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Article and photos by Gisela Kirschstein
Where the small parlor with its beautiful tapestries now awaits the guests, coaches once wheeled to a halt: "This used to be the entrance gate where the guests would alight", says Ulla Bernhard-Räder, the hostess of the seemingly inconspicuous winery in the middle of ancient Flomborn. From the narrow street, the house looks forbidding, just like any other property of any village in Rheinhessen. What a delusion.
The door opens to a beautiful Art Nouveau vestibule with a magnificent wooden staircase. The table is set in an Art Nouveau living room from 1890, furnished with dark wooden tables and sideboards. Through the colored glass panels of the door to the garden, the last sunrays of a golden fall gone since today fall onto the beautifully laid table. "Yesterday we harvested the last Riesling", son Philipp Räder says, "it just ran from the press. Let's go, and see the cellar!" His mother only smiles: "Here, with us, the guests are always taken along", she says.
The Bernhard Räder family in the Art Nouveau Guests' Dining Room
It's the deep experience of wine living for which the Winery Bernhard-Räder was awarded a Great Wine Capitals ‘Best Of Wine Tourism’ award in 2016, and it's truly unique. A winetasting here is far from sitting in one room and listening to someone explaining something about wine. We take the Sauvignon Blanc in the old stable built for cows and pigs. The room has a cross-vault stone ceiling, "Kuhkapelle", "cow chapel" is what they call the style of architecture.
Today, the stable hosts a beautifully decorated vinothèque with wine, grape juice and wine jelly which will be served tomorrow morning at breakfast. "We want to show how Rheinhessen tastes", explains Ulla. For the Pinot Noir, we climb into the old vaulted cellar beneath, built in 1835. A row of tanks made from glass-fibre reinforced plastic sit here. "They're good for the reds, more permeable to air", says Philipp. "I love to come down here with the guests, it's much more interesting for them."
The GFK tanks are soon to be moved, this will be the cellar for the Barriques. They like to preserve traditions here and yet open up to new developments. Since 2011 Philipp Räder is in charge of the wines from the 25 acres of vineyards, in 2010 the family decided to change to biological cultivation. "Herbicides and pesticides damage the soil", Philipp says, now, the grape-vines grow more slowly. "Everything is more in balance", Philipp explains, the wines longer lasting, longer good for drinking. "More authentic", adds his mother, "maybe also more round and more natural in taste."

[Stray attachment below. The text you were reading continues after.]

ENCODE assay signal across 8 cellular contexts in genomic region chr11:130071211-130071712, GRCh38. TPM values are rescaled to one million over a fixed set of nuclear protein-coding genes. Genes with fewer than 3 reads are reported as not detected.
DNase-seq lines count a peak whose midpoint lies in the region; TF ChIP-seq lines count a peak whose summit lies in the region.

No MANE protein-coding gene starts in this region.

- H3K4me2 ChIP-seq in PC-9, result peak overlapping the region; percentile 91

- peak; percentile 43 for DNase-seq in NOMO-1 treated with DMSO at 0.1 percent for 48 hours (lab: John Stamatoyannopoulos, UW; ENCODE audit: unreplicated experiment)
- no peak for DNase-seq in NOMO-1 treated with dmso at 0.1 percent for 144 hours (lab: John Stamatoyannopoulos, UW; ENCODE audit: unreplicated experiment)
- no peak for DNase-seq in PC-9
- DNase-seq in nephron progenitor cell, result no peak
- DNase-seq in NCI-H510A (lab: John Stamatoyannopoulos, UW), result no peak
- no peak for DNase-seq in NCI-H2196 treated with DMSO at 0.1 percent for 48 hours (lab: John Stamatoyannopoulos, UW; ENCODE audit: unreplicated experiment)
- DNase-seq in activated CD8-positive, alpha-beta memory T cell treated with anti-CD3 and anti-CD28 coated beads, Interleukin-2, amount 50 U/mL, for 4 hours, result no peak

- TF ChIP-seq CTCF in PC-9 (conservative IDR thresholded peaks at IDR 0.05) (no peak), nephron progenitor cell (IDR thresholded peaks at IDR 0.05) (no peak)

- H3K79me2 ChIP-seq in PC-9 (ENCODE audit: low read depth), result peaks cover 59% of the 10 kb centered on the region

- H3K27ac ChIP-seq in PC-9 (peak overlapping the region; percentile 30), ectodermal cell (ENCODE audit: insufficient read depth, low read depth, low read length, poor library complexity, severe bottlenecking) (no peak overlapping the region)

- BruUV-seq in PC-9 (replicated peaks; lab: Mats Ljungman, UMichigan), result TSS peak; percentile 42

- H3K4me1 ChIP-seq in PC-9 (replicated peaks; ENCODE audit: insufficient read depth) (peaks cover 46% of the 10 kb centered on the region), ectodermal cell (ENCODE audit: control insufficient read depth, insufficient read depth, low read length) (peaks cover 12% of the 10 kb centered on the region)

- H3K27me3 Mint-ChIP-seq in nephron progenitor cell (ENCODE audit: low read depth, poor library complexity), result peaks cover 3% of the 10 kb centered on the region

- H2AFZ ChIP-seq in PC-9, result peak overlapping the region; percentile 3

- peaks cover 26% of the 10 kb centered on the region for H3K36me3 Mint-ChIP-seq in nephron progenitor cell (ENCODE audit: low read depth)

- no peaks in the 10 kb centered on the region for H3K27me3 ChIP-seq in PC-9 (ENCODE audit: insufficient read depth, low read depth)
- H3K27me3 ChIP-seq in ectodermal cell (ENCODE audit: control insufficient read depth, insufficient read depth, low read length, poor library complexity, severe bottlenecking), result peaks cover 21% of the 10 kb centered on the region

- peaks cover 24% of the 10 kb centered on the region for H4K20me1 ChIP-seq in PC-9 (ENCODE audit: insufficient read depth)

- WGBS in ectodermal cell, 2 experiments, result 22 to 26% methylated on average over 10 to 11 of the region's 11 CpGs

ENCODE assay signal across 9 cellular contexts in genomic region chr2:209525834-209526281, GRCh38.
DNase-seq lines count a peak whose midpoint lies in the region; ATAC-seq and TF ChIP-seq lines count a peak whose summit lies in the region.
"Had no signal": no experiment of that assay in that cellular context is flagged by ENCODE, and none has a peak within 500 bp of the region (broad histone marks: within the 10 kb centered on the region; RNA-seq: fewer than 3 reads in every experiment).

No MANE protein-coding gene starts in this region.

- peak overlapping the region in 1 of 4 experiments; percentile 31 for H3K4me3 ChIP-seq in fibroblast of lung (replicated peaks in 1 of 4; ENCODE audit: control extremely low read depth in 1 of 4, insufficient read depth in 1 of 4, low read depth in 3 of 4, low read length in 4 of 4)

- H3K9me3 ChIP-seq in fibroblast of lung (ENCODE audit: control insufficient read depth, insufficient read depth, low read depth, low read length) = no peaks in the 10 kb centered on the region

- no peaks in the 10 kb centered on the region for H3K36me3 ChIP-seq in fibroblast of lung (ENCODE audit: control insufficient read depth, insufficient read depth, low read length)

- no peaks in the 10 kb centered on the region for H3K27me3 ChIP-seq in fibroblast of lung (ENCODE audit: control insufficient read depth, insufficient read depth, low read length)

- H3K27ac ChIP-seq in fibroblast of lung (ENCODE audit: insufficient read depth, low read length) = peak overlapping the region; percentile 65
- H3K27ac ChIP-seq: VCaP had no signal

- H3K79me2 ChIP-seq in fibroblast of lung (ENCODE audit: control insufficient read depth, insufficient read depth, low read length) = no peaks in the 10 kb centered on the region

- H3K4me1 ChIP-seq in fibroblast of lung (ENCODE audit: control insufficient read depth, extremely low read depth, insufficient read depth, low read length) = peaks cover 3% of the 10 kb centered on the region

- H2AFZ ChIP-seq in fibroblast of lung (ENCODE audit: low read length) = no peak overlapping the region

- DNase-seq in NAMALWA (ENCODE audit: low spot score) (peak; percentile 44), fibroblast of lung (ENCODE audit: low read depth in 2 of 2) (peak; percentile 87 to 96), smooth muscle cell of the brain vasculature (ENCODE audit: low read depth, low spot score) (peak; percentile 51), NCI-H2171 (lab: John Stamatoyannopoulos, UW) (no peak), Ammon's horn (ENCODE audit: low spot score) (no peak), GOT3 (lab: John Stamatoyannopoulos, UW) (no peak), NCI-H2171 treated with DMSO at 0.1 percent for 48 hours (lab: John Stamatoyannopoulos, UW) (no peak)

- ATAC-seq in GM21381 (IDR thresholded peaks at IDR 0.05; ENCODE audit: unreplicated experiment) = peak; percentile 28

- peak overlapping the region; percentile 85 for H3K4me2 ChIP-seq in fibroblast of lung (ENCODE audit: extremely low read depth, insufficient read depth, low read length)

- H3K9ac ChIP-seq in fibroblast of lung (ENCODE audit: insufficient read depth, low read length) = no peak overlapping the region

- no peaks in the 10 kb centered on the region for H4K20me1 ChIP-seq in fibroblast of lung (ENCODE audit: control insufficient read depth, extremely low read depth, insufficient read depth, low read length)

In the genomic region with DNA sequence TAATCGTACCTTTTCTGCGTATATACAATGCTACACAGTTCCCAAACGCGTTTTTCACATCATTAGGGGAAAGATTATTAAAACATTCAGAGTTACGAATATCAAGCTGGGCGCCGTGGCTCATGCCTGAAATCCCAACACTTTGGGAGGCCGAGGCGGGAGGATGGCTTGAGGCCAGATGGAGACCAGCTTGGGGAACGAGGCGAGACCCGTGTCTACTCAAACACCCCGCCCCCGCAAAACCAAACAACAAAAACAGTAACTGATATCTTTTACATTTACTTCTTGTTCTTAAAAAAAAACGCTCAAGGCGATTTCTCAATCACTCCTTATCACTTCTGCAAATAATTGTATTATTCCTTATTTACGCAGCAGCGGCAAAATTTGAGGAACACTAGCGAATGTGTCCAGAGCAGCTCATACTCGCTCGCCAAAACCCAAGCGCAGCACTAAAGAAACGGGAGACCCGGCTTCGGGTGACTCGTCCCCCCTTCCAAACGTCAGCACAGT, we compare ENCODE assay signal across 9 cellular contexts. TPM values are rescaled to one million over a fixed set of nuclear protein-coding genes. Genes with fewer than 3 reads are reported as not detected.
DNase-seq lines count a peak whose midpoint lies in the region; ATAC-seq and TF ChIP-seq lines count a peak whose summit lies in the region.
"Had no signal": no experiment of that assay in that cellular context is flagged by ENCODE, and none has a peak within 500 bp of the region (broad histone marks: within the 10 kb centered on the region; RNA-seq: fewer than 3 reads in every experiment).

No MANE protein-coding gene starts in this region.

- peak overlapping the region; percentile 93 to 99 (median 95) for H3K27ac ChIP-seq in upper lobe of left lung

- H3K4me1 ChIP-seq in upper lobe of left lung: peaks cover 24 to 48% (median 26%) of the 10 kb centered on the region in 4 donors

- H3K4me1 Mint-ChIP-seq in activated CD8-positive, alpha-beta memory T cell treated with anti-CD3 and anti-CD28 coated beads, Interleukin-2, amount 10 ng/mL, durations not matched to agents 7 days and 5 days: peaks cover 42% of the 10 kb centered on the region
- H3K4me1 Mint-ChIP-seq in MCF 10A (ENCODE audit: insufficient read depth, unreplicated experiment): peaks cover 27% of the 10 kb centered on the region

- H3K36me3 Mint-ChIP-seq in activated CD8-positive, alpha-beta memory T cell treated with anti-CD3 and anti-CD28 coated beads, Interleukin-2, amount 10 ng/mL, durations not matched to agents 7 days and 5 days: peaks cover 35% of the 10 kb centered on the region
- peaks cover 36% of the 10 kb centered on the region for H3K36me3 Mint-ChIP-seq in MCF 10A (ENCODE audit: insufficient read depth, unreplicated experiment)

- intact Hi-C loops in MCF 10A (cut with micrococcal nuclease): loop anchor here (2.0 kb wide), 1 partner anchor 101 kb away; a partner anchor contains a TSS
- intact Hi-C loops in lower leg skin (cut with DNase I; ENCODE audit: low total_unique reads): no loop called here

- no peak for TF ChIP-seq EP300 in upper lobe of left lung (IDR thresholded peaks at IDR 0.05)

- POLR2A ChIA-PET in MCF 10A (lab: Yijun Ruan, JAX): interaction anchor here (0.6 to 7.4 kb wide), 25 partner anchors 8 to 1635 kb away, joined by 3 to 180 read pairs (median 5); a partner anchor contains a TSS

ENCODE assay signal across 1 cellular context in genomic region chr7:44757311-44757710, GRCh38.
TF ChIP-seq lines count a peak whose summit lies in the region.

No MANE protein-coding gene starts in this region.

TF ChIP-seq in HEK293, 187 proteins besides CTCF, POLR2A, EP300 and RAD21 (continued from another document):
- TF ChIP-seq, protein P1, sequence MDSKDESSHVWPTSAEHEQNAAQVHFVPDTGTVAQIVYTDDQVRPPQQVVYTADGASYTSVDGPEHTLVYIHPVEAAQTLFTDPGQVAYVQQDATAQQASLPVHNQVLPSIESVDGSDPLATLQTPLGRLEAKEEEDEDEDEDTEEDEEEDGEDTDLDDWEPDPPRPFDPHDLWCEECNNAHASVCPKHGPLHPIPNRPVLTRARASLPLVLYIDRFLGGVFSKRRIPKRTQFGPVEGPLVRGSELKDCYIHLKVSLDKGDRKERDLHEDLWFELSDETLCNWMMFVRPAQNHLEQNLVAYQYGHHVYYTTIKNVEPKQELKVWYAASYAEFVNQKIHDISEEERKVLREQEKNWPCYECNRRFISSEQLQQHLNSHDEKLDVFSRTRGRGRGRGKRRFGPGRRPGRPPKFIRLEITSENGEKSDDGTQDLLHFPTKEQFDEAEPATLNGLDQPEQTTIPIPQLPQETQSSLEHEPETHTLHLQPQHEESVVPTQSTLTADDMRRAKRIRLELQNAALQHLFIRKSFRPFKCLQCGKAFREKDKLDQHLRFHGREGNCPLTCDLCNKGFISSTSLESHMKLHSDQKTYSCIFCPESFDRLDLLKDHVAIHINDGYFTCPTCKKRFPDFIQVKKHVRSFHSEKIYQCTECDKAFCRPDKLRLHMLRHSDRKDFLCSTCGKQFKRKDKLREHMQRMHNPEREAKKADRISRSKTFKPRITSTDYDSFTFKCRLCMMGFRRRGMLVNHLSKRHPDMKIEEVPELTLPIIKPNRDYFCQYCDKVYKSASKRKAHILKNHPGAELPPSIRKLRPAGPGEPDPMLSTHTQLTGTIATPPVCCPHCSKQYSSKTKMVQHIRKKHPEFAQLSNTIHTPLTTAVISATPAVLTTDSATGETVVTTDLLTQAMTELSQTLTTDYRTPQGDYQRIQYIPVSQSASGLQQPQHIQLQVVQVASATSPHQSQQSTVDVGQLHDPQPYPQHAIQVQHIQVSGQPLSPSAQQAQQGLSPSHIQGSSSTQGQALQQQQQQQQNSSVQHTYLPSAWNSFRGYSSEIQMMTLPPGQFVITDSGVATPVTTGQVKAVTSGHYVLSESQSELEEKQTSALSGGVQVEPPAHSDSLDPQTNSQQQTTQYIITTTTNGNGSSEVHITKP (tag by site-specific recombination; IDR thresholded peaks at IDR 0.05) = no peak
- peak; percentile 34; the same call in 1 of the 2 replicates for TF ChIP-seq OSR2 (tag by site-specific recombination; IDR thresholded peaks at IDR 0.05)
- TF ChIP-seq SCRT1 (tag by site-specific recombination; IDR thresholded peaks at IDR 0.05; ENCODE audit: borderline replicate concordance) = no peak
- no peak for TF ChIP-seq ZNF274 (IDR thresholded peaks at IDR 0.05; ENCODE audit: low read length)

In 1987 Ulla Bernhard and her husband Rüdiger Räder started selling wines to customers instead of the cooperative, after the Fall of the Berlin Wall they suddenly had customers in Chemnitz in the East – and all of a sudden people wanted to see where the wine came from. In 1991 they started the guest rooms, "it was simply necessary", says Ulla. Today, five rooms reflect the colors of Rheinhessen and the aura of winemaking, the holiday flat is dedicated to Aunt Johanna whose furniture fills the small and peaceful rooms.
It was always the women through whom the estate was passed on since the first house was built in 1818. The foundations are much older, though: thick walls from medieval times line our way through a small gateway to the garden. "They say, this used to be a tower", Ulla narrates, "our ancestors built on the wall of an ancient castle." Behind, a beautiful garden opens wide, the Rosé is taken next to the strawberries. There are squares with tea herbes here, with herbes for meat and vegetables – and squares with Bach flowers.
The next wine is served at the pillar of sound, a high stone wherein a small round opening reflects the sounds you make. "If you hit the proto-sound, the stone starts to talk to you", Ulla says, and miraculously, she's right. "Tasting, smelling, looking and listening, we want to appeal to all senses", the hostess smiles. Alongside the garden, a construction site shows where the new cellar is coming into being, in 2017 the wine will be made here. A long, window will then allow the view from garden into the cellar and vice versa. "It's part of our project", says Ulla, "the transparent winery."
Ulla Bernhard Räder at the Stone of Sound